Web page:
This depreciation asset class typically includes assets that have a useful life of between 5 and 7 years, and are typically considered to be intermediate-term assets. They are depreciated over a period of 5 to 7 years for tax purposes.
Examples of assets that may qualify for this depreciation class include:
- Office equipment, including items such as computers, printers, and copy machines.
- Furniture and fixture items such as desks, chairs, and filing cabinets.
- Vehicles, including cars, trucks, and vans that are used for business purposes.
- Machinery and equipment, such as industrial machines, production equipment, and heavy-duty tools.
- Tools and small equipment like power tools, hand tools, and small appliances.
The specific assets that qualify for the 5 to 7 year depreciation class may vary depending on the tax laws in your jurisdiction, so it’s important to consult with us for guidance.
5 Assets with a Useful Life of Less Than 20 Years
Assets with a useful life of less than 20 years are typically considered to be short-lived assets. Those assets are often referred to as “current assets” because they are expected to be converted into cash or used up within one year.
The following are examples of short-lived assets:
- Cash and cash equivalents such as currency, checking accounts, and short-term money market funds.
- Accounts receivable refers to amounts due from customers for goods or services that have been sold on credit.
- Inventory like raw materials, work-in-progress, and finished goods that are held for sale.
- Prepaid expenses such as rent, insurance, and taxes that have been paid in advance.
- Short-term investments, including investments such as government bonds, commercial paper, and certificates of deposit with a maturity of less than one year.
Those assets are important to businesses because they are used to fund operations and are considered to be highly liquid, meaning they can be converted into cash quickly and easily. However, since they have a relatively short life, they must be continually replaced to maintain the liquidity of the business.
When does cost segregation come into play?
Cost segregation is a tax planning strategy that allows businesses to reclassify certain building components and personal property as shorter-lived assets, which can be depreciated over a shorter period of time than the building itself.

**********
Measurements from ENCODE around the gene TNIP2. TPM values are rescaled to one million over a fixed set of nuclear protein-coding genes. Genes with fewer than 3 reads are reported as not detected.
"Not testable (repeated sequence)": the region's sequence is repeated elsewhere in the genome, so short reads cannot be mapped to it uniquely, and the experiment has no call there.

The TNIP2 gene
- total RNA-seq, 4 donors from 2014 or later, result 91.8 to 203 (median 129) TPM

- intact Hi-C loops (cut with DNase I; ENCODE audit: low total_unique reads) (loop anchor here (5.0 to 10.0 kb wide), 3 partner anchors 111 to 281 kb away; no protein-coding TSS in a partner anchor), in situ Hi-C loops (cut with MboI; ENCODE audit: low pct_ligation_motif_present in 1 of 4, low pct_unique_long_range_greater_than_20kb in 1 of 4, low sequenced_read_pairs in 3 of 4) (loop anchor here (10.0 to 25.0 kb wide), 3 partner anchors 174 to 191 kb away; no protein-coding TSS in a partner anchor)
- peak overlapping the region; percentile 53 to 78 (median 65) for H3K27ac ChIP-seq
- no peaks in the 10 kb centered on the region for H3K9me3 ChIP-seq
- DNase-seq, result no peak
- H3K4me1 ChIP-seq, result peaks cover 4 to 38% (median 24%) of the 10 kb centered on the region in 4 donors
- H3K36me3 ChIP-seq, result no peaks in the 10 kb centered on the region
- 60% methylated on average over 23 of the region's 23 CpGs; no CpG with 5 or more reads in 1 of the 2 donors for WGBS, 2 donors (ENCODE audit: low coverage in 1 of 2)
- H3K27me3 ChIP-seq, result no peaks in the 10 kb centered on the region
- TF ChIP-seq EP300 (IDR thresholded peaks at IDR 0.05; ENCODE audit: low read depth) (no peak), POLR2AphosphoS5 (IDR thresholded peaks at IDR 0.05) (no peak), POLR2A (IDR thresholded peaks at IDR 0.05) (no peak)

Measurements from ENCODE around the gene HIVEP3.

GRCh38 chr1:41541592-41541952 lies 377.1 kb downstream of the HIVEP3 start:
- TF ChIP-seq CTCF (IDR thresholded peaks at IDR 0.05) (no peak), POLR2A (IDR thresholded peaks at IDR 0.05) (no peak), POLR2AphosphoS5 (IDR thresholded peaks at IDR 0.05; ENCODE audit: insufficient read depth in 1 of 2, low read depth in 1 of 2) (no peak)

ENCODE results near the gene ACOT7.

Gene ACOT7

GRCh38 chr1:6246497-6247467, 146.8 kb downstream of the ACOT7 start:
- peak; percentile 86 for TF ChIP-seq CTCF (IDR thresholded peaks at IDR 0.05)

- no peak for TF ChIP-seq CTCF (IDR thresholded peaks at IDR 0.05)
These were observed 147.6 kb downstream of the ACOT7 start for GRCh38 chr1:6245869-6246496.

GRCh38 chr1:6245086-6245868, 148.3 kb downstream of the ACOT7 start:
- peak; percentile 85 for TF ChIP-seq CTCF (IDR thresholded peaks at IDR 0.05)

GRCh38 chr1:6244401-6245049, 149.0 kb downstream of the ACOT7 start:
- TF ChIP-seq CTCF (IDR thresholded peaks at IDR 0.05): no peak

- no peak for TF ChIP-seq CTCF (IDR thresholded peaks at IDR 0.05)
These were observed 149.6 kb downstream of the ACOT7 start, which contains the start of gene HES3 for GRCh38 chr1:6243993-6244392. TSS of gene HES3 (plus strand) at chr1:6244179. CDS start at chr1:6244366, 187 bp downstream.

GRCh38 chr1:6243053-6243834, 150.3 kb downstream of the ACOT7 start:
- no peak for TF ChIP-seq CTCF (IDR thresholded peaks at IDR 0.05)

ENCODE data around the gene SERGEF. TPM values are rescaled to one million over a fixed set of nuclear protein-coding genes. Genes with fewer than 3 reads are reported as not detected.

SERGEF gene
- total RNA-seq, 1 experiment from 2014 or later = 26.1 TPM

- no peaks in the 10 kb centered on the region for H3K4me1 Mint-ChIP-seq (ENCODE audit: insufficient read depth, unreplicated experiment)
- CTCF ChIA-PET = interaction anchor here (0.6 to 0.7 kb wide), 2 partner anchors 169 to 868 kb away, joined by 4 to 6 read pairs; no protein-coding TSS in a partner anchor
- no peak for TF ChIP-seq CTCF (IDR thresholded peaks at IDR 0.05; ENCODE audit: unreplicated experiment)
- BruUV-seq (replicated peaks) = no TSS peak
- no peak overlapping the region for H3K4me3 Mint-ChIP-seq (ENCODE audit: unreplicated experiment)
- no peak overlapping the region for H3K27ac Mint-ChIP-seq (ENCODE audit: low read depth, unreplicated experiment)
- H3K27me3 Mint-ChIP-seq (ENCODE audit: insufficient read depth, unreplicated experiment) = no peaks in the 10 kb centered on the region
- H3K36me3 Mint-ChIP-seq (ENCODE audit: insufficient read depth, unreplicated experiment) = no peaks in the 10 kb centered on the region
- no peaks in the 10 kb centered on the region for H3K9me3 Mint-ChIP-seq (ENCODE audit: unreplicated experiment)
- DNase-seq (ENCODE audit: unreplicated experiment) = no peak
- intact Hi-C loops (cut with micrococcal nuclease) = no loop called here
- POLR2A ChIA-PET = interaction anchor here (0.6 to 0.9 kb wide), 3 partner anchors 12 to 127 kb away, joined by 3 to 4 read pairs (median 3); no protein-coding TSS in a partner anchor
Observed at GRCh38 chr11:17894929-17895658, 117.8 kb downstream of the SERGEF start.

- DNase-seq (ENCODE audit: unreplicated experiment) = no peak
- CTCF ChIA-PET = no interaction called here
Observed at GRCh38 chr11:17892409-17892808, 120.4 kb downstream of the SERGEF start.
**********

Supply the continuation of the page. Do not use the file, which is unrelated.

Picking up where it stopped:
The benefits of cost segregation include:
- Accelerated Depreciation: By reclassifying certain building components and personal property as shorter-lived assets, cost segregation allows businesses to take advantage of accelerated depreciation, which means you can write off the cost of these assets over a shorter period of time, reducing your taxable income in the process means you can write off the cost of these assets over a shorter period of time, reducing your taxable income in the process.
- Increased Cash Flow: By reducing taxable income through accelerated depreciation, cost segregation can increase cash flow for businesses, allowing you to reinvest the savings into your operations or other initiatives.
- Improved Financial Performance: By reducing taxable income and increasing cash flow, cost segregation can improve a business’s financial performance and increase its overall value.
- Increased Deductions: Cost segregation can also result in increased deductions for repairs and maintenance, as well as deductions for remodeling, upgrades, and renovations, which can further reduce taxable income.
- Better Tax Planning: Cost segregation can also provide a valuable tool for tax planning, as it allows businesses to make informed decisions about investments in real estate and other assets, and to optimize tax strategies to reduce its overall tax liability.
It’s important to note that cost segregation is a complex area of tax law. The specific benefits vary depending on the individual circumstances of each business. For this reason, it’s always best to consult with us for guidance on how cost segregation can benefit your specific situation.
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